Crickey! It’s Cricket!

Part of the County Cricket Ground in Sussex.

Over the weekend our group took a trip to Brighton, a lovely coastal town about an hour and a half south of London, which was made even better with the wonderful 70-degree weather we had (I guess I should say wonderful 21-degree weather since I am in the UK now). Anyway, on Saturday afternoon we were fortunate enough to be able to attend a game at the County Cricket Ground in Sussex (about a fifteen minute bus ride from our hostel in Brighton) where professional, recreational, and community levels face off. I was very excited to see my first live cricket match, which happened to be a county-level game. I was surprised to see that our class made up about a quarter of the total attendance despite it being a beautiful day. However, I later read that this particular stadium made an operating profit of just £1,000 in 2016 following an operating loss of £139,000 in 2015, which suggests that watching cricket may not be at the top of the to-do list for people (namely young people) in this area (“Sussex Cricket”).

The view of the field from our front-row seats.

After the match, I wanted to learn more about cricket as an international sport. I was surprised to find out that there is an international governing body of cricket, called the International Cricket Council (ICC) which currently has 105 members. It used to be called the Imperial Cricket Conference, but the word “Imperial” was replaced by the word “International” in 1965 when England finally started to allow for the input of other countries. The term “Conference” was replaced by “Council” in 1989 when new rules were adopted (Williams and Longmore). I also was surprised to find out that there are two Cricket World Cups, one for men and one for women (“Live Cricket Scores & News”). It’s no surprise that the best teams typically hail from England or one of its former colonies: Australia, India, Pakistan and the West Indies (Williams and Longmore). It is unclear exactly where cricket originated, although it could be as early as the 13th century (“Cricket”). The rural pastime became a sport, popular among the upper classes, during the 17th century, and written rules were confirmed in London in 1835 (“Cricket”). As the British Empire grew, so did the influence of the popular English sport of cricket. It provided an opportunity for the colonies to beat the English at their own game, something they have done many times. In fact, Australia beat England during the first recorded international cricket match in 1877, and again in 1882 (“Cricket History”). I love that in this sport, the colonized have become stronger than the colonizers.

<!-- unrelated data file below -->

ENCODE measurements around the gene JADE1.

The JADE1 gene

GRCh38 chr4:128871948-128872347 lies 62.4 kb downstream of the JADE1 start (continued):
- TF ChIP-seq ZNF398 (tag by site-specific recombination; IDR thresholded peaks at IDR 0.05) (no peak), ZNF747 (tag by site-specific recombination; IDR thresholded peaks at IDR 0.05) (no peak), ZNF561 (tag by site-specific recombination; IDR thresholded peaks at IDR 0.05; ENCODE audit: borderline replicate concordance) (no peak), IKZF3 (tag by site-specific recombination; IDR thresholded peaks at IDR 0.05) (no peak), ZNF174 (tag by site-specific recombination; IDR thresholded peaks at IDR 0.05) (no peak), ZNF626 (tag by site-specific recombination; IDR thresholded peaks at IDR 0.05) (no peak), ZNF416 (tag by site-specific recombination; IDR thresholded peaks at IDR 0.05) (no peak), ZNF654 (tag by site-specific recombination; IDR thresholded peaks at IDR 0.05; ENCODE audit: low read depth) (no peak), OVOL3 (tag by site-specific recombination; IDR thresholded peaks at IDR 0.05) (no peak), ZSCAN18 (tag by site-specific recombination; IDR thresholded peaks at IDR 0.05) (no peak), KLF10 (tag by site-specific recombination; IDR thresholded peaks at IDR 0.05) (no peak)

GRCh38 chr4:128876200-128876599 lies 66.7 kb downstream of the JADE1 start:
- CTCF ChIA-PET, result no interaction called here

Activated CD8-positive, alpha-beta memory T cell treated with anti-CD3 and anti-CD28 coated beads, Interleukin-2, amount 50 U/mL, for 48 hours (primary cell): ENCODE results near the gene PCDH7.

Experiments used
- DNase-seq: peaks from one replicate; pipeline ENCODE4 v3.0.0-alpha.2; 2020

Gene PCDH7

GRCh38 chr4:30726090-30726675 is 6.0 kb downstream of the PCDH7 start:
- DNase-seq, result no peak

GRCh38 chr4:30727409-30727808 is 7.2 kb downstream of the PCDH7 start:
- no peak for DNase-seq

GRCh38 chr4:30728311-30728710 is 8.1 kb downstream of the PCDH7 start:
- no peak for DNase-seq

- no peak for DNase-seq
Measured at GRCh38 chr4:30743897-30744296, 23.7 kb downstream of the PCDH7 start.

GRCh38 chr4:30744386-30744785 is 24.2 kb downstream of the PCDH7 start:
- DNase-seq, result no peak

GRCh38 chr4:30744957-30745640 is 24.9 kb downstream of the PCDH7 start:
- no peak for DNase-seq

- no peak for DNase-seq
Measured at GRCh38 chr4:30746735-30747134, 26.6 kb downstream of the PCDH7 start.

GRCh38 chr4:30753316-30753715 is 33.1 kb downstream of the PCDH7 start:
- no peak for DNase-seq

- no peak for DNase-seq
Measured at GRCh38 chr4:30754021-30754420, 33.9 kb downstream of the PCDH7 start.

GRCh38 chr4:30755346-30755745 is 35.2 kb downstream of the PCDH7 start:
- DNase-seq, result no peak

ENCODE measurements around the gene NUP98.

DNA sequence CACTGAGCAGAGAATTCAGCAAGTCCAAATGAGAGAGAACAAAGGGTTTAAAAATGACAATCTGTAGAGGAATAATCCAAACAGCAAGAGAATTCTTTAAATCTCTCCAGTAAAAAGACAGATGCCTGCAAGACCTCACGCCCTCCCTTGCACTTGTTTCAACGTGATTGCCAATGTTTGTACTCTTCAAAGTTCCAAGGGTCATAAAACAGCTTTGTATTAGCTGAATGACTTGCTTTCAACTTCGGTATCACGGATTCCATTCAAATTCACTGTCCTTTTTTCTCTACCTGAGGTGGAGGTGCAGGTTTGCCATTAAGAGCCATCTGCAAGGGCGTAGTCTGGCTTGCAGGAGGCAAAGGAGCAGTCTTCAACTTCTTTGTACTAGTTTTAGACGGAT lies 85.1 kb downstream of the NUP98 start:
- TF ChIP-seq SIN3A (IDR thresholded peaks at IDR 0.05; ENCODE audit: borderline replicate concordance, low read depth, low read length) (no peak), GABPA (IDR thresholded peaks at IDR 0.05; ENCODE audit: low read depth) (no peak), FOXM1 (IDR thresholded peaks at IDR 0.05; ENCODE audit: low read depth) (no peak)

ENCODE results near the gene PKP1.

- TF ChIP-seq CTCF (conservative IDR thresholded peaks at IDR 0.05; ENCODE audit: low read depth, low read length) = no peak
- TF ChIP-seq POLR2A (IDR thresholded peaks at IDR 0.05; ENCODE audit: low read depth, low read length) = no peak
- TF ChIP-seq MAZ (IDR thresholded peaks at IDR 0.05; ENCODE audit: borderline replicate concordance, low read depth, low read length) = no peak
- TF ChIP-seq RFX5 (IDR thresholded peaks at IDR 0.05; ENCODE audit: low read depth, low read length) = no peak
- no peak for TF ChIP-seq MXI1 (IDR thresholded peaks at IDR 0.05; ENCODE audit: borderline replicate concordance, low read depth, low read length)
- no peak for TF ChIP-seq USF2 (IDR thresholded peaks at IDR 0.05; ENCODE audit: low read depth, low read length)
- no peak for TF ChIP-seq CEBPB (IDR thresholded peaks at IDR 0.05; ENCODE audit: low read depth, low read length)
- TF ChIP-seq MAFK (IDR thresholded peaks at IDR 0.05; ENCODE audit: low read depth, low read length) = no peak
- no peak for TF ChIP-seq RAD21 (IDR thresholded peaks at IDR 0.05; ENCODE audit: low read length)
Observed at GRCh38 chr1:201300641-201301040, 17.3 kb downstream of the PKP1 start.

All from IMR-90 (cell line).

Our class arriving to drive down the average age of attendees at the cricket match.

I found the game itself rather interesting, and exciting to follow once I learned some of the rules (there are many of them, to learn about all of the rules please go to At one point during the game, Arnab pointed to baseball as “the bastardization of cricket,” and I must say that in many ways I agree. Not only were the umpires much better dressed (think white topcoats and cream-colored boater hats) than in baseball, but the game itself was much more gentlemanly. The batters don’t have to run each time they hit the ball, there’s no sliding or shoving a player with a ball in a mitt, it’s quite a strategic game and is much more civilized than baseball. It’s definitely a game for patient people, as there can be quite a bit of time that passes between runs (in this way it’s similar to baseball), and the matches can last for days. However, I am very happy that I got to go to a game and had a great time as a general admirer of sports. Although the fans at this stadium (with a mean age of approximately 70.5) were not the loudest bunch, Arnab promises that the crowds at big matches can get quite rowdy, and I hope that I can go to one someday and experience that. At this match, the environment was definitely not like that. Every time we cheered we got strange looks from the other cricket-goers; though, that could be due to the fact that we were fourteen college kids cheering for whichever team did something well at any given time.

-Kayla Frank, ’18


Works Cited

“Cricket.” Edited by David Ross, Britain Express, n.d. Web. 11 Apr. 2017.

“Cricket History.” Cricket Rules, n.d. Web. 11 Apr. 2017.

“Live Cricket Scores & News.” International Cricket Council, n.d. Web. 11 Apr. 2017.

“Rules of Cricket.” Marylebone Cricket Club, n.d. Web. 11 Apr. 2017.

“Sussex Cricket: County makes £1,000 profit in 2016.” BBC News, 02 Mar. 2017. Web. 11 Apr. 2017.

Williams, Marcus K., and Andrew Longmore. “Cricket.” Encyclopædia Britannica, 25 Mar. 2015. Web. 11 Apr. 2017.

Author: frankk

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